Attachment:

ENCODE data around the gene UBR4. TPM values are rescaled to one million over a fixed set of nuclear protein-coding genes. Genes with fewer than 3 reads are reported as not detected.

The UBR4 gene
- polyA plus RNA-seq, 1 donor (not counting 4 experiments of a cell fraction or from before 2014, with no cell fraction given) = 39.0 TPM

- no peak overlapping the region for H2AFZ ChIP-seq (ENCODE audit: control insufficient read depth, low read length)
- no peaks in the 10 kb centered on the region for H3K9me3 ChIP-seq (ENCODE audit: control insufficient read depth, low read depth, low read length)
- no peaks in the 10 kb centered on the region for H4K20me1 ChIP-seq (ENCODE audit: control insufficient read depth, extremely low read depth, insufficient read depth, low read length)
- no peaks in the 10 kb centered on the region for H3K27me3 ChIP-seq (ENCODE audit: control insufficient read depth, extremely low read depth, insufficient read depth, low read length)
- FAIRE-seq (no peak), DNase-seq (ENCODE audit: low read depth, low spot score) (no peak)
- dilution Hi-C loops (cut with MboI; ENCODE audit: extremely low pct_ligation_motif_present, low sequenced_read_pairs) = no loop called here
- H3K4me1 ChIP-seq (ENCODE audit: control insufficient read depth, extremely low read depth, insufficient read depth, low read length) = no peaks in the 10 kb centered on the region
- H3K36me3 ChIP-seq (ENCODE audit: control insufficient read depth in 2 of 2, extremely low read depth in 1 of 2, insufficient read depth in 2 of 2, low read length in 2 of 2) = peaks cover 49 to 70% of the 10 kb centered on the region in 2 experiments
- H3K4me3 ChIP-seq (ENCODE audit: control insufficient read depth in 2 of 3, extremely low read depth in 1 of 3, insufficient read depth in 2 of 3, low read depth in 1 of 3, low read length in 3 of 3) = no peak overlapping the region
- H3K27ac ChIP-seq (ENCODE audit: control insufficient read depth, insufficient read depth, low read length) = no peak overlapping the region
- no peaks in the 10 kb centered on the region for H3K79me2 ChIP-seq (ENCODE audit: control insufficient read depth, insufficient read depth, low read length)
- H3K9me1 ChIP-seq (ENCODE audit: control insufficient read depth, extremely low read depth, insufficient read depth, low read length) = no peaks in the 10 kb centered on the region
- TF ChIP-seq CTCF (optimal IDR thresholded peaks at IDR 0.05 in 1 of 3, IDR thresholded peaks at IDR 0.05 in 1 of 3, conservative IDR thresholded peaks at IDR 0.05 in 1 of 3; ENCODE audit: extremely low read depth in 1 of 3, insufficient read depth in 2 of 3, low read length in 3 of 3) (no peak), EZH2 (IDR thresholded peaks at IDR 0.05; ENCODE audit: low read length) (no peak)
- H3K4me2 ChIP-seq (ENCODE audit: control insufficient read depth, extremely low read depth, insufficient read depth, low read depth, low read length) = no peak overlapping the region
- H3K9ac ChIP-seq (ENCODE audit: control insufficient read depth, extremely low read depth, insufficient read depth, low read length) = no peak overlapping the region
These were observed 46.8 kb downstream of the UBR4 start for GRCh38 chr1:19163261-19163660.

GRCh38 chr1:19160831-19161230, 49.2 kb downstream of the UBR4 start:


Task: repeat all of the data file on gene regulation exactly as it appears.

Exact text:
ENCODE data around the gene UBR4. TPM values are rescaled to one million over a fixed set of nuclear protein-coding genes. Genes with fewer than 3 reads are reported as not detected.

The UBR4 gene
- polyA plus RNA-seq, 1 donor (not counting 4 experiments of a cell fraction or from before 2014, with no cell fraction given) = 39.0 TPM

- no peak overlapping the region for H2AFZ ChIP-seq (ENCODE audit: control insufficient read depth, low read length)
- no peaks in the 10 kb centered on the region for H3K9me3 ChIP-seq (ENCODE audit: control insufficient read depth, low read depth, low read length)
- no peaks in the 10 kb centered on the region for H4K20me1 ChIP-seq (ENCODE audit: control insufficient read depth, extremely low read depth, insufficient read depth, low read length)
- no peaks in the 10 kb centered on the region for H3K27me3 ChIP-seq (ENCODE audit: control insufficient read depth, extremely low read depth, insufficient read depth, low read length)
- FAIRE-seq (no peak), DNase-seq (ENCODE audit: low read depth, low spot score) (no peak)
- dilution Hi-C loops (cut with MboI; ENCODE audit: extremely low pct_ligation_motif_present, low sequenced_read_pairs) = no loop called here
- H3K4me1 ChIP-seq (ENCODE audit: control insufficient read depth, extremely low read depth, insufficient read depth, low read length) = no peaks in the 10 kb centered on the region
- H3K36me3 ChIP-seq (ENCODE audit: control insufficient read depth in 2 of 2, extremely low read depth in 1 of 2, insufficient read depth in 2 of 2, low read length in 2 of 2) = peaks cover 49 to 70% of the 10 kb centered on the region in 2 experiments
- H3K4me3 ChIP-seq (ENCODE audit: control insufficient read depth in 2 of 3, extremely low read depth in 1 of 3, insufficient read depth in 2 of 3, low read depth in 1 of 3, low read length in 3 of 3) = no peak overlapping the region
- H3K27ac ChIP-seq (ENCODE audit: control insufficient read depth, insufficient read depth, low read length) = no peak overlapping the region
- no peaks in the 10 kb centered on the region for H3K79me2 ChIP-seq (ENCODE audit: control insufficient read depth, insufficient read depth, low read length)
- H3K9me1 ChIP-seq (ENCODE audit: control insufficient read depth, extremely low read depth, insufficient read depth, low read length) = no peaks in the 10 kb centered on the region
- TF ChIP-seq CTCF (optimal IDR thresholded peaks at IDR 0.05 in 1 of 3, IDR thresholded peaks at IDR 0.05 in 1 of 3, conservative IDR thresholded peaks at IDR 0.05 in 1 of 3; ENCODE audit: extremely low read depth in 1 of 3, insufficient read depth in 2 of 3, low read length in 3 of 3) (no peak), EZH2 (IDR thresholded peaks at IDR 0.05; ENCODE audit: low read length) (no peak)
- H3K4me2 ChIP-seq (ENCODE audit: control insufficient read depth, extremely low read depth, insufficient read depth, low read depth, low read length) = no peak overlapping the region
- H3K9ac ChIP-seq (ENCODE audit: control insufficient read depth, extremely low read depth, insufficient read depth, low read length) = no peak overlapping the region
These were observed 46.8 kb downstream of the UBR4 start for GRCh38 chr1:19163261-19163660.

GRCh38 chr1:19160831-19161230, 49.2 kb downstream of the UBR4 start: